Dalmatians find their way home to Regent's Park

Toby Olié at work on one of the puppets for 101 Dalmatians at Regent's Park Open Air Theatre

Toby Olié at work on one of the puppets for 101 Dalmatians at Regent's Park Open Air Theatre - Credit: Mark Senior

Toby Olié has the rare distinction of having played the front and back end of a horse.

Not any old pantomime nag, but the trailblazing puppet created for the stage adaptation of War Horse.

While training at the Central School of Speech and Drama, he joined a development workshop for Michael Morpurgo's novel. And he has gone on to make elephants and Orangutans for another Morpurgo tale Running Wild, Pinocchio for The National Theatre, a lion for the RSC, and everything else from Wind in the Willows to Alice in Wonderland.

Now, the Belsize Park puppeteer is facing his greatest challenge yet; putting scores of dogs, three cats, a fox, and Cruella de Vil's car on stage at Regent's Park Open air theatre for new musical 101 Dalmatians.

Kate Fleetwood as Cruella de Vil in 101 Dalmatians at Regent's Park Open Air Theatre

Kate Fleetwood as Cruella de Vil in 101 Dalmatians at Regent's Park Open Air Theatre - Credit: Oliver Rosser and Feast Creative

"Puppetry is having such a renaissance in contemporary theatre but when I went to Central in 2003, there was just me," he says.

"A guest tutor had been working with Handspring (Puppet Company) on the horses for War Horse. I went to a development workshop then auditioned to be one of three human guinea pigs to be put into this horse. I was the back legs, then joined the team for the head of Topthorn. We had rotating puppeteers so I got to experience different characters and parts."

Olié's fascination with theatre and model making started young.

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"As a child I was always making shoebox theatres and papier mache volcanoes for my dinosaurs. You could argue I'm still in the Jurassic Park phase at the age of 37. I remember seeing an Usborne How To Make Puppets book and rushed home to make a dinosaur puppet from an egg box and an old jumper."

Making and performing with puppets, he says, sits "in the middle point between art and drama."

"Making this thing and exploring how it performs and comes alive are connected. Fundamentally what puppets and puppeteers do is show simple amazing everyday things as if for the first time. Everything a puppet does is a choice; mundane things like weight and gravity feel monumental. In the wake of shows like War Horse it's now part of audience's theatregoing palette."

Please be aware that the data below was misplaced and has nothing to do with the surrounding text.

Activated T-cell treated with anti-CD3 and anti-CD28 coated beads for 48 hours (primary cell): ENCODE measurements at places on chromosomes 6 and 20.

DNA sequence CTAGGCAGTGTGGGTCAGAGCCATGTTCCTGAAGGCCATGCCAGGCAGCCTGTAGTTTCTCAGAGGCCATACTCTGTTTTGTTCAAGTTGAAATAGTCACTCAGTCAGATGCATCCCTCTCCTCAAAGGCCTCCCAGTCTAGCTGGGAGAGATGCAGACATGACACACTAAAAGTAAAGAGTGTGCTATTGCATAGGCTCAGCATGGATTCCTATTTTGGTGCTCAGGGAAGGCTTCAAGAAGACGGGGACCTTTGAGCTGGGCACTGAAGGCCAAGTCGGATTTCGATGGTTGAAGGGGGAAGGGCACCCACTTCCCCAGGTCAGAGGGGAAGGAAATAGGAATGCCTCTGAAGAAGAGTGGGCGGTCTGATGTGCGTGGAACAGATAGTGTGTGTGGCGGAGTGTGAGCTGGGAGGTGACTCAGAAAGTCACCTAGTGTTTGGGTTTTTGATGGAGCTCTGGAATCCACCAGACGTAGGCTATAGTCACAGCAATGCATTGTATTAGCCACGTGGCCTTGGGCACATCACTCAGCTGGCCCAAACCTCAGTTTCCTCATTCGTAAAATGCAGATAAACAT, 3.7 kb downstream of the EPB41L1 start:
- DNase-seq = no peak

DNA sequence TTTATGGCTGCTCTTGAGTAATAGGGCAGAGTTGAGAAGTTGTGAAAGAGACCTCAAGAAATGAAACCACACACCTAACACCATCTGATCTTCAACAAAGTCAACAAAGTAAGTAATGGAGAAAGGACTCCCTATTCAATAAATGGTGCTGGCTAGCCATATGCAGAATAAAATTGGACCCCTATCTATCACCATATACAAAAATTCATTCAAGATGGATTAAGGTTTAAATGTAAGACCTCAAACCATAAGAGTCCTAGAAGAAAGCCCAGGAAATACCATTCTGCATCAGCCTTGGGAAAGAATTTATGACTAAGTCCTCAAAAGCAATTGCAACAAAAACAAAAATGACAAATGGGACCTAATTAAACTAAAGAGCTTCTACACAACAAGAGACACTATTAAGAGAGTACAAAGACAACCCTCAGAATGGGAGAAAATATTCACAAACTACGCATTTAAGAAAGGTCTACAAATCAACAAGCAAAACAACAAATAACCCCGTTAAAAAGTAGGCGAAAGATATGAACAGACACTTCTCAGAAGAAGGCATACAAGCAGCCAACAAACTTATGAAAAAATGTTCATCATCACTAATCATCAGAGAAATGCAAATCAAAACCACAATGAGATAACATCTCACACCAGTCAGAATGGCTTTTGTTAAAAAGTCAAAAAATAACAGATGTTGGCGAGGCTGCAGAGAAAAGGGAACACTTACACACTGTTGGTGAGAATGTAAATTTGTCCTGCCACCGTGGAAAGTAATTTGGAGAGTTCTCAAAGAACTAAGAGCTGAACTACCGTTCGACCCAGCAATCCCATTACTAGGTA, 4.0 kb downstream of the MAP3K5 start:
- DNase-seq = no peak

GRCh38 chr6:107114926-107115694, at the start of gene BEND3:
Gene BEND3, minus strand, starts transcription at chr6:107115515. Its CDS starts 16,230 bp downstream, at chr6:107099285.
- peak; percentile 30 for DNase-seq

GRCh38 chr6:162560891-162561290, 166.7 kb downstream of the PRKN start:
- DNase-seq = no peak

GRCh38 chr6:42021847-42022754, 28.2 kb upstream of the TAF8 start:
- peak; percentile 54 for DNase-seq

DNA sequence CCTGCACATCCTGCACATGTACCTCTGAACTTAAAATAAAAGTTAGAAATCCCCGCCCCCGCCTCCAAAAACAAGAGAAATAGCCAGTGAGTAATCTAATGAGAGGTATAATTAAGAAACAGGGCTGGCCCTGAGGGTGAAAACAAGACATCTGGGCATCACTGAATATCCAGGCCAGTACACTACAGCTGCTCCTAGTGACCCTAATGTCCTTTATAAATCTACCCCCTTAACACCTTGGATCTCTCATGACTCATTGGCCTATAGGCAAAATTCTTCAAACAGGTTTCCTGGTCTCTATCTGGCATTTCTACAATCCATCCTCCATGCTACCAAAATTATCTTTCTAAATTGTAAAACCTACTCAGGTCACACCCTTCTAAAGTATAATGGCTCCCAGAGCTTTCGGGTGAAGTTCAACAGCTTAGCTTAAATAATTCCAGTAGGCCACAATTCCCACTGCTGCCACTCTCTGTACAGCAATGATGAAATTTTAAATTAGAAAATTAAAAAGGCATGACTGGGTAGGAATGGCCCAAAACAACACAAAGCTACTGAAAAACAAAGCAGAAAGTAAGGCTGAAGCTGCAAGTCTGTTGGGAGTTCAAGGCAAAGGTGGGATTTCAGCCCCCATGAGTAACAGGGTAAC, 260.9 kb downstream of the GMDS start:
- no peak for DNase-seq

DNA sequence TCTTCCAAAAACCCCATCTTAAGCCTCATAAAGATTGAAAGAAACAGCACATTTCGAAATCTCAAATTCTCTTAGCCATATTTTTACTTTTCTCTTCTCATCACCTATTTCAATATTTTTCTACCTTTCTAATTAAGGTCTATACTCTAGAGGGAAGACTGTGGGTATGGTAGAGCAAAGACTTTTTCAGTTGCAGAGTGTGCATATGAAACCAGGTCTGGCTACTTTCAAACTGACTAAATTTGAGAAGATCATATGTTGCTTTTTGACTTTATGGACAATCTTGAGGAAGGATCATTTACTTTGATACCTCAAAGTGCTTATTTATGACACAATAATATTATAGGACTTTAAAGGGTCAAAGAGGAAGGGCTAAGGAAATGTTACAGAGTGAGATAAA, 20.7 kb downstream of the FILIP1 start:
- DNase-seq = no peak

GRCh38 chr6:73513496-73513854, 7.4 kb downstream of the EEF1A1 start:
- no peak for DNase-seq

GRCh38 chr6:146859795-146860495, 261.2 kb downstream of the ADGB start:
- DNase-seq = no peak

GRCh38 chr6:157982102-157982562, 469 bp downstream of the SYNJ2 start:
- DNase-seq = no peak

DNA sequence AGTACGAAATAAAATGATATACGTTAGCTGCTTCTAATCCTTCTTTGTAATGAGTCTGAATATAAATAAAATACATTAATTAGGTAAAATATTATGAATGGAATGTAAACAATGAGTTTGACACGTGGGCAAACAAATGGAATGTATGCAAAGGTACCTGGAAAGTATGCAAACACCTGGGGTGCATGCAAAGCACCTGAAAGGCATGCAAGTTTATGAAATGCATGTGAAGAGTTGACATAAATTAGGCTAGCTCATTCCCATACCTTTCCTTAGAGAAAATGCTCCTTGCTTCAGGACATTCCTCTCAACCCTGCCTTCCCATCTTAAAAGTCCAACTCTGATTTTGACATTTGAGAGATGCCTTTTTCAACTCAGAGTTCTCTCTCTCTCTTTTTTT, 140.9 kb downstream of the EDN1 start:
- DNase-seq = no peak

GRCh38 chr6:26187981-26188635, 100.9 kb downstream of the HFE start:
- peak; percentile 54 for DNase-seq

If animation solved Disney's problem of creating all those dogs, this new version of Dodie Smith's book requires all 20 plus cast members to bring them to life.

"It's such a detailed, epic scale puppet story with all these dogs," he says. "I didn't want to do people in spotted costumes or just naturalistic lip synching. But how to find a puppy and dog language that's so theatrical we can have have our cake and eat it?"

The answer is to switch between a naturalistic dog mode when Pongo and Perdy are with their owners, and a mode where the puppeteers are the thought bubble for the dog.

"The puppeteers are the audience's way into seeing the dogs. We can hear what the dog is thinking via a live translation through the puppeteer. It's untrodden ground that requires the audience to use their imagination and be on side."

As for the puppets, as designer and maker he gives a lot of thought to breathing life into his creations.

"You look at where emotion shows itself in the animal. Does their tail show emotion or their ears? What traits are there in the breed so that instead of generic dog behaviour you have something that feels truthful? Dalmatians have a real athleticism and efficiency to them. With Pongo and Perdy. We have springs in their tails and puppeteers can control their ears so two puppeteers working in synch can share the emotions and character between them."

Smith's 1956 novel is set around Regent's Park, making Douglas Hodge and Johnny McKnight's musical almost site specific.

"Of all the places to do it, it's exciting to do it here," agrees Olié. "We start the story in the park where the dogs coordinate their owners meeting. Having real trees around them heightens the live aspect of quite stylised puppets."

Asked why the story - which sees fur-obsessed Cruella de Vil set her heart on a Dalmatian coat and kidnap Pongo and Perdy's puppies - has endured, he says: "It's about family and re-finding home."

"It feels timely to tell the story of a family that are split up by this evil force and find their way back to each other."

101 Dalmatians runs at Regent's Park Open Air Theatre from July 12 until August 28 openairtheatre.com/production/101-dalmatians